Chancellor outlines measures to boost business investment alongside scrapping plans to raise corporation tax
- Corporation tax hike axed
- Investment boost for firms
- Fresh help for start-ups
Mini-Budget: Chancellor Kwasi Kwarteng
The Chancellor has outlined measures to boost business investment alongside scrapping plans to raise corporation tax.
In a mini-Budget that shocked markets – the pound fell below $1.09 for the first time since 1985 – Kwasi Kwarteng vowed to make the UK ‘a nation of entrepreneurs’.
As well as scrapping the proposed rise in corporation tax from 19 per cent to 25 per cent due in April, and introducing an ‘unprecedented set of tax incentives’ for business, he unveiled a package to boost investment.
The annual investment allowance – tax relief for businesses ploughing money into new plant and machinery – was set at £1m permanently.
This has yo-yoed in recent years, complicating investment planning for industries that are machinery-intensive, such as farming and manufacturing. It was set to drop to £200,000 a year next April. But Kwarteng said it will ‘remain at £1m… permanently’.
Shevaun Haviland, director general of the British Chambers of Commerce, said: ‘Firms will be glad. It is a crucial tool which gives them the confidence to push ahead with investment, and will add greater certainty to their plans.’
The pro-business tone marked a significant shift after tax hikes under Rishi Sunak, and Boris Johnson’s infamous ‘F*** business’ comment in 2018.
Craig Beaumont, chief of external affairs at the Federation of Small Businesses, said: ‘What we saw was a change of tone from previous f*** business, high-tax Conservatives, a host of measures that supports every business in this country. It’s definitely a clean break.
‘The Truss Government is off to a flying start. The Chancellor has rightly recognised that removing taxes on jobs, investment and entrepreneurs is essential.’ Kwarteng moved to help startups, extending the venture capital trust and enterprise investment schemes offering tax reliefs to investors who buy new shares in unlisted companies. He will ‘accelerate’ reforms to the pensions charge cap, letting pension funds invest in riskier UK assets.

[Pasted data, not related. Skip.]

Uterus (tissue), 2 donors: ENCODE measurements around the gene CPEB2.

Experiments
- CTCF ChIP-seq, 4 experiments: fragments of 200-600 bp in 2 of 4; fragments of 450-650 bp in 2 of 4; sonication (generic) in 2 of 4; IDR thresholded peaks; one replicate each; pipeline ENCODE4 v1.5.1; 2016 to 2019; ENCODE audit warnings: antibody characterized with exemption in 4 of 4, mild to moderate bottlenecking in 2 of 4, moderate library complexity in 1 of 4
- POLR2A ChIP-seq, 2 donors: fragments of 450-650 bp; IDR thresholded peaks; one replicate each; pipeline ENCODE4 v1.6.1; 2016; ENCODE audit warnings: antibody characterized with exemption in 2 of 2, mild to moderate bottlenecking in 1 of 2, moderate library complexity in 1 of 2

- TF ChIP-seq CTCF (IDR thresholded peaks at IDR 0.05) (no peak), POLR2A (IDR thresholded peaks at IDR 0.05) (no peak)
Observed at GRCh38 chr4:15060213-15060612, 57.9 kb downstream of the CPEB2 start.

The moves were warmly received by the investment community, with Stephen Page, chief executive of SFC Capital, saying they ‘will have had entrepreneurs, angels, and venture capitalists’ ears pricking up’.
At the same time, Kwarteng said limits on the seed enterprise investment scheme and company share option plans would rise to ‘make them more generous’. Under the former, firms will now be able to raise £250,000, 66pc more than before. Kwarteng said: ‘We want this country to be an entrepreneurial share-owning democracy. These are crucial steps on the road to making this a nation of entrepreneurs.’
Russ Shaw, at Tech London Advocates, said: ‘Thousands have used these investment schemes and they have been enormously successful in supporting equity investment into British businesses.’
Alex Davies, chief executive of the Wealth Club, said: ‘The announcement will bring much-needed money into early-stage businesses at a time when we really need it.’
- Reforms to IR35 accounting rules will be scrapped to simplify the tax system. IR35 aimed to stop freelancers working for a firm or council like a full-time employee without having to pay the extra tax this entailed. Changes in 2017 and last year placed the burden on organisations to assess whether these workers were self-employed or an employee. Some said the changes, which will be reversed in April, risked damaging the self-employed and freelancers.